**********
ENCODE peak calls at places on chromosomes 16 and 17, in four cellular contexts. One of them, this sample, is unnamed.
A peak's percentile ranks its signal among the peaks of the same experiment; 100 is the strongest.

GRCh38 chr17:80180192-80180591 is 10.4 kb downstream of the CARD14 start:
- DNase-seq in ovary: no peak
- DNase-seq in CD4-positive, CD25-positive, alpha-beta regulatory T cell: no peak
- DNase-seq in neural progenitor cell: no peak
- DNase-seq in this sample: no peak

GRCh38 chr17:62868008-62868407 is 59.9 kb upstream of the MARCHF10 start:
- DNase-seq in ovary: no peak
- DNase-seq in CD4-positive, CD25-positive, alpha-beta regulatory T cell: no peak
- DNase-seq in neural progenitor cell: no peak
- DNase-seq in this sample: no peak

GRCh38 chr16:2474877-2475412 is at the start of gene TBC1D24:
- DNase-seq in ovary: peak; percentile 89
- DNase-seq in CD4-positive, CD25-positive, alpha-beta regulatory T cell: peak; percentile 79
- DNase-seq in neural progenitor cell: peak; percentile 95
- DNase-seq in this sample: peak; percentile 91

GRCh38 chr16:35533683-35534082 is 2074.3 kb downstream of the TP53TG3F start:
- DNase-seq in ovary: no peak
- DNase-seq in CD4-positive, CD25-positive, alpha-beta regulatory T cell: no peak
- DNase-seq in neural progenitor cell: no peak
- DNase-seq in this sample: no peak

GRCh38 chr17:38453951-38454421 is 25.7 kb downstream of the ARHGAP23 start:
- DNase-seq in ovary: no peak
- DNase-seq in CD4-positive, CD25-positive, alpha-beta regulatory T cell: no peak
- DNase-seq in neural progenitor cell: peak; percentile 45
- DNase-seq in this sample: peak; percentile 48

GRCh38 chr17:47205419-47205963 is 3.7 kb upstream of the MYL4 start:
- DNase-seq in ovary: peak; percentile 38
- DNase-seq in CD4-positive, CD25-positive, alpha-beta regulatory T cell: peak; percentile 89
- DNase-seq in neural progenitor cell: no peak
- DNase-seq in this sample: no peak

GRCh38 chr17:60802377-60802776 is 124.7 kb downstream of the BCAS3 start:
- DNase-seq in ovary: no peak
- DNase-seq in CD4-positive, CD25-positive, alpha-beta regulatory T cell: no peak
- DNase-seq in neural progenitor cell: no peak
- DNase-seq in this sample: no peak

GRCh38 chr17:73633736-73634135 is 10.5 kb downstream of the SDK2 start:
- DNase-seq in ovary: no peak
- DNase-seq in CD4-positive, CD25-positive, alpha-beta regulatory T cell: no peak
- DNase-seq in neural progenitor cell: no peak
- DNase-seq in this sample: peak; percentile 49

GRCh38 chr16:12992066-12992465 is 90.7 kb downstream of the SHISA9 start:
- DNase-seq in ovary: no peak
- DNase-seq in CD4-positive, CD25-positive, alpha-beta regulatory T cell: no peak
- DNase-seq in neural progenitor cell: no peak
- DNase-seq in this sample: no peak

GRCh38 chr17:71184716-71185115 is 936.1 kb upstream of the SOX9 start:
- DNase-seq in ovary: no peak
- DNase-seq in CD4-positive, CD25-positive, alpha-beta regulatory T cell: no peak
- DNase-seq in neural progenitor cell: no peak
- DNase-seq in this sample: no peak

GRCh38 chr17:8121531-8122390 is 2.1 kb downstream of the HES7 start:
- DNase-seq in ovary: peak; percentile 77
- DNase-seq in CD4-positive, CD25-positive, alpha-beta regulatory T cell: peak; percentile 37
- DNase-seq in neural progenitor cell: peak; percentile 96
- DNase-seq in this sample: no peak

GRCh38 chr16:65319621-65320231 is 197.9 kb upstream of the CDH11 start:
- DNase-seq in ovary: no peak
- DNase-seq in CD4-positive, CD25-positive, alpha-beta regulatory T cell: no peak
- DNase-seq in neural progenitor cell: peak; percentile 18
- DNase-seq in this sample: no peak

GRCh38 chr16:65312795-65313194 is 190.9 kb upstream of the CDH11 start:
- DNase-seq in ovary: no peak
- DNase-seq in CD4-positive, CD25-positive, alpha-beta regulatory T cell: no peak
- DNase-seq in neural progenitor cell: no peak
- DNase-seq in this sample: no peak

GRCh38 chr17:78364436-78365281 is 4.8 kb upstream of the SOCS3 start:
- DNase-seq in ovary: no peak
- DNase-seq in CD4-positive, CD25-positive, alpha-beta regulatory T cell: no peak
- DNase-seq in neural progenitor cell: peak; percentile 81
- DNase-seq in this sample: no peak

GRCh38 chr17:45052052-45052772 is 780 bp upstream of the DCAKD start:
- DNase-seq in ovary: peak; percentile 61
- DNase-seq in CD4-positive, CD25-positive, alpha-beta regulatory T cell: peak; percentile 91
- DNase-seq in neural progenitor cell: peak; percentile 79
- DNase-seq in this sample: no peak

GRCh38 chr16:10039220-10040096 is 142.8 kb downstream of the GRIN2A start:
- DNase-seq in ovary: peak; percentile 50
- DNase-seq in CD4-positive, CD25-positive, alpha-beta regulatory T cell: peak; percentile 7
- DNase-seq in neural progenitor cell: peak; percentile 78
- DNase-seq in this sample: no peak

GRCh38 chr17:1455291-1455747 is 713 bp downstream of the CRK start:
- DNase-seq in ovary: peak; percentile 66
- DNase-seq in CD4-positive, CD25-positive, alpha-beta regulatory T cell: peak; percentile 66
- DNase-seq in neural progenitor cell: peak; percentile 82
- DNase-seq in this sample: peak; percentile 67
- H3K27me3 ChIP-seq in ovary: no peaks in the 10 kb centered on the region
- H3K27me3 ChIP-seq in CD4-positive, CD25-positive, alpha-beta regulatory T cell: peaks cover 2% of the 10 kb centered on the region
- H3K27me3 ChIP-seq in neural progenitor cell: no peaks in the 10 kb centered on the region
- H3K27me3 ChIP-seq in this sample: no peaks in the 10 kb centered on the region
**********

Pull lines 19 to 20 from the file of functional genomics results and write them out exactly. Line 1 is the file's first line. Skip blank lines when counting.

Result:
- DNase-seq in ovary: no peak
- DNase-seq in CD4-positive, CD25-positive, alpha-beta regulatory T cell: no peak